Therein lies the rub for prospective Uber drivers here in Canada. “Will any of the described automobiles be rented or leased to others, or used to carry passengers for compensation or hire, or haul a trailer, or carry explosives or radioactive material?” Every insurance company in Canada uses forms that carry some version of this sentence, and if you check “no” and then sign off on the application and then start accepting fees for ferrying people (or pizzas) around, you could be committing fraud.

It’s not that you can’t be an Uber driver and also have insurance; it’s that you can’t lie about it. A recent Forbes survey published in the U.S. found “…while the vast majority of respondents – almost 70% – say they plan to purchase a policy in the future, a disturbing 84% say they do not tell their insurer or their agent/broker about their ridesharing activities.”

Uber outlines how their end of the deal functions: your responsibility is riding on your personal insurance, and if damages reach past your limits, their own insurance will kick in. Uber knows you’re driving for Uber; there’s a good chance your insurance company does not, unless you notified them. And notifying your insurance company of your Uber intentions can work out one of two ways:

  • You call your company and ask innocently if considering being an Uber driver could affect personal insurance. They could cancel your insurance or at the very least start investigating it because now they know what you’re doing or;
  • They can offer to sell you the proper product for what you’re considering, which is commercial coverage. This will be – and I’m ballparking here – maybe three times your current rate.

So, there’s a chance some individuals won’t call their insurance company, and if that Forbes survey is even close to accurate, the chance is most won’t. Who can remember ticking that box so many years ago? Besides, if I start delivering pizzas, I’m hardly going to have to call my insurance company, right? Actually, you are. Your insurer does need to know that you’re delivering pizzas. They want to know if anyone in your household with access to your car is delivering pizzas. Or flowers. Or Uber clients.

It’s not that they’re going to jack your rates similarly for pizzas and passengers. As Pete Karageorgos of the Insurance Bureau of Canada is quick to point out, “Insurers know pizzas aren’t passengers. Our job is to match policy to risk; it’s critical that you inform your provider of any material change to that risk, and be transparent about it.”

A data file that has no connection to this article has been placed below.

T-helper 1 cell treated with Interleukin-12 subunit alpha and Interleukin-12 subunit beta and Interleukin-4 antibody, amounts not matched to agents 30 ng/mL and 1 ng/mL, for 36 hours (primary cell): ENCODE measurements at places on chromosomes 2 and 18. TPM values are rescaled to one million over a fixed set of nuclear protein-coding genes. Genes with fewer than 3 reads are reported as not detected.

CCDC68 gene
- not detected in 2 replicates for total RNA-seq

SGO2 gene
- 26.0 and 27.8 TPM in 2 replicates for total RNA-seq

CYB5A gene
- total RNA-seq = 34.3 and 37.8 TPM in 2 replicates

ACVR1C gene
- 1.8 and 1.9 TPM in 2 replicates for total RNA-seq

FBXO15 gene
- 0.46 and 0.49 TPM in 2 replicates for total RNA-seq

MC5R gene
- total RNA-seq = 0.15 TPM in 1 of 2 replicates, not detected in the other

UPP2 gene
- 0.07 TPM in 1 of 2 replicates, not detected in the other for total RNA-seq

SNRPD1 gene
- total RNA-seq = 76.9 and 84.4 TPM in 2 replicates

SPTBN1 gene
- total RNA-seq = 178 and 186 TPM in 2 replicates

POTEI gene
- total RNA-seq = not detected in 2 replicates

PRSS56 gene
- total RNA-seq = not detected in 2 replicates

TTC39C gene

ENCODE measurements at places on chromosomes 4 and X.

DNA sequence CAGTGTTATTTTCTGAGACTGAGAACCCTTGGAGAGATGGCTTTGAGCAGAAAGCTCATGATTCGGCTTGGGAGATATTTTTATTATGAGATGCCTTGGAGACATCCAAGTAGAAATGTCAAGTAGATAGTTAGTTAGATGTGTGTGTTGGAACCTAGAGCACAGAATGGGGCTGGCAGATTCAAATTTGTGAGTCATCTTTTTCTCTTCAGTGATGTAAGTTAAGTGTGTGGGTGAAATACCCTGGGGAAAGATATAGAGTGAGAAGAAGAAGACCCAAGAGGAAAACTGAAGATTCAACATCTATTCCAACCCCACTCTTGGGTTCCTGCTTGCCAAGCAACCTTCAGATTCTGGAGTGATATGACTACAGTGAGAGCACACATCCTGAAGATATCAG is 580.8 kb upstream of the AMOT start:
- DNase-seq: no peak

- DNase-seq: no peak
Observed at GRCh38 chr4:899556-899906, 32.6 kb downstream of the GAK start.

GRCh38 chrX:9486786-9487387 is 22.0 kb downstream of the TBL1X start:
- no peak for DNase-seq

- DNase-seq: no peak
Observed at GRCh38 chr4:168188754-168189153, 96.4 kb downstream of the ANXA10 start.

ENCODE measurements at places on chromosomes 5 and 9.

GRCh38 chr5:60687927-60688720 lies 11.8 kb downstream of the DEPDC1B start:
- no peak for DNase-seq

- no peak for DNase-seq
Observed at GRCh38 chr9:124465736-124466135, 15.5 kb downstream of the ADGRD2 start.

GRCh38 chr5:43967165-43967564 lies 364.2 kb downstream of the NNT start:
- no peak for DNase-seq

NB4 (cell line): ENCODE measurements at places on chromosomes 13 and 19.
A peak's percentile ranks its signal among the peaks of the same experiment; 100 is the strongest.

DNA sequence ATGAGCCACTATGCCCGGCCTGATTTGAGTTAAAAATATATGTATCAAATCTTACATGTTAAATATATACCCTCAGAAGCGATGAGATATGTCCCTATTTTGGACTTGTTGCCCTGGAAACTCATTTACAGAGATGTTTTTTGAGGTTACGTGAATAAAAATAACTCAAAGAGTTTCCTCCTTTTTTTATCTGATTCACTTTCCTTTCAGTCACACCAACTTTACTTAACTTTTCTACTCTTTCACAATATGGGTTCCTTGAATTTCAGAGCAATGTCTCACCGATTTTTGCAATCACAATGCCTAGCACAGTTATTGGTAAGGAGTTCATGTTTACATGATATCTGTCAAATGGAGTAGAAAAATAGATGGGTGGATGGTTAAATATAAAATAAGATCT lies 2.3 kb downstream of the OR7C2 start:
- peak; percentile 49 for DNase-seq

If you’re not, you’re swimming in a fraud pond. In the event of a crash, insurers can opt to deny the claim, leaving you at the mercy of someone like Uber’s Internet promises. They could also decide to cover the claim, but then back charge you the premium you should have been paying had you notified them in the first place. I like to complain about usurious insurance rates, especially here in Ontario, but I would be angrier if payouts to drivers using their vehicles commercially are pooled with my non-commercial activities.

A call to police services reveals that cops consider this a matter of licensing unless a driver is breaking the Highway Traffic Act. Constable Clint Stibbe raises an interesting thought, however, as we wind up the call.

“Right now, police cars, rentals cars and taxis that are decommissioned have to be registered with the Ministry so as to be readily and honestly identified to buyers. Where’s the protection for buyers buying a car that hasn’t been flagged but has been used commercially?”

Uber may indeed end up being too big to fail as riders vote with their wallets, and their phones. But until licensing commissions and politicians sort out the fine print, your biggest concern if you plan on driving for Uber in Canada isn’t whether you can use the HOV lanes – it’s whether your insurance will kick you to the curb.

Posted in Drive She Said | 3 Comments